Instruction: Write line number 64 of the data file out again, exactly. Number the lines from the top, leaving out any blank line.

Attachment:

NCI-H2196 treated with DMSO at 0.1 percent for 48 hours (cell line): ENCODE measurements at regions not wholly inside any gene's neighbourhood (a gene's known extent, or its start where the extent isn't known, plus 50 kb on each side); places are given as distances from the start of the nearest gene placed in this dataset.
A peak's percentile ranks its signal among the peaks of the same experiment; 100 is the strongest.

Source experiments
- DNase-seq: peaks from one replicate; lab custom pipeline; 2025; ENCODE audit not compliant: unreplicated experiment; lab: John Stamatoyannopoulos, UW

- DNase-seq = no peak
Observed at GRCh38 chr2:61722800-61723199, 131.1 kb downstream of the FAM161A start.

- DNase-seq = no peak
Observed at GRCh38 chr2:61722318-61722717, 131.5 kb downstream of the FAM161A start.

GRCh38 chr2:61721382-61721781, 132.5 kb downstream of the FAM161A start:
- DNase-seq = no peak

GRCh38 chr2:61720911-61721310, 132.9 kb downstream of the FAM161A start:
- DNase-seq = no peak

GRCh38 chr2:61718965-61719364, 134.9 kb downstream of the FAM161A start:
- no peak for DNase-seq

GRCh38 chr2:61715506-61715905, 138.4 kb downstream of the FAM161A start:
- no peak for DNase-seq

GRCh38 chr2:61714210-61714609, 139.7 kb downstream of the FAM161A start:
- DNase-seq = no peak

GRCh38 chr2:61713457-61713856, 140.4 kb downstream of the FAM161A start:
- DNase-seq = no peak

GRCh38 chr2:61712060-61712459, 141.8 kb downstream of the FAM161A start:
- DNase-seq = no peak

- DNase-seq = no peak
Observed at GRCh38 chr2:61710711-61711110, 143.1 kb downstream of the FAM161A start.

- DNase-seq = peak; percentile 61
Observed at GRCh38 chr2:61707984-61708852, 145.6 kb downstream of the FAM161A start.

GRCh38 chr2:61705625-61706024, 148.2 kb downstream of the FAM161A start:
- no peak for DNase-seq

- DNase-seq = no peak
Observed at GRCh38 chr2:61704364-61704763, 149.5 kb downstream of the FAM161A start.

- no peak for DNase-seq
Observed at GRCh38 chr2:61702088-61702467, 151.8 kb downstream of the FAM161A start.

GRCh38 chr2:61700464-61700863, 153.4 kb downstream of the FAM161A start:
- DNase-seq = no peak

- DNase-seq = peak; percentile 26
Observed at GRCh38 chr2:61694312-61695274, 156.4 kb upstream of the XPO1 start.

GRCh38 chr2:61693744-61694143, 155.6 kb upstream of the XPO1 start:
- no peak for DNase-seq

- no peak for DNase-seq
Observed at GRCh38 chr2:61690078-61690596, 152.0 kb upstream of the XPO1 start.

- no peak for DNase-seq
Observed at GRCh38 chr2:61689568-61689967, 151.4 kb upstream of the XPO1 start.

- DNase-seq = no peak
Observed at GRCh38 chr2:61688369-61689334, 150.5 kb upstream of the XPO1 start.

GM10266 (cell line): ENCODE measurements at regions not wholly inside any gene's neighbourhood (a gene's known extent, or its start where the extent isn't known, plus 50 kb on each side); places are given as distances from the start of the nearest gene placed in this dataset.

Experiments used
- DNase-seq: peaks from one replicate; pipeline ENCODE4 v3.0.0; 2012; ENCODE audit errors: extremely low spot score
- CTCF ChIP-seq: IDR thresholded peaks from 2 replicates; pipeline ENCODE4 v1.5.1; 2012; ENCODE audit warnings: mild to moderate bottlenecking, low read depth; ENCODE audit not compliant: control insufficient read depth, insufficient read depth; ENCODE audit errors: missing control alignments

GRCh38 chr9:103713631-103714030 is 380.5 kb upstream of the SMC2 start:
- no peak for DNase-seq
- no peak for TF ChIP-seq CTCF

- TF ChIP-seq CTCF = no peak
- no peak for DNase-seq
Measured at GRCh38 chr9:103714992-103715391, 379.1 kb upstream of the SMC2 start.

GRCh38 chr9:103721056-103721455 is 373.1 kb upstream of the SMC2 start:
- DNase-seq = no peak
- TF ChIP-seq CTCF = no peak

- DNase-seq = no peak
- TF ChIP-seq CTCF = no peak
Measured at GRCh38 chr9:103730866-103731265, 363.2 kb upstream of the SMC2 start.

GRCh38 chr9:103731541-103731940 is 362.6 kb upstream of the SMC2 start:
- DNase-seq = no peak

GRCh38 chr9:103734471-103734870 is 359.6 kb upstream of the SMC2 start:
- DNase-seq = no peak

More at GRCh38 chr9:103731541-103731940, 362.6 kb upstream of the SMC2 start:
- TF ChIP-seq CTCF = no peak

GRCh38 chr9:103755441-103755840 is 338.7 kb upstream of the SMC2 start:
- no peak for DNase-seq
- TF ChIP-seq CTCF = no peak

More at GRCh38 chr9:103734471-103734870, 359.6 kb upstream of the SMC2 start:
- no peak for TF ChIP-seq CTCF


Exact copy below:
- DNase-seq = no peak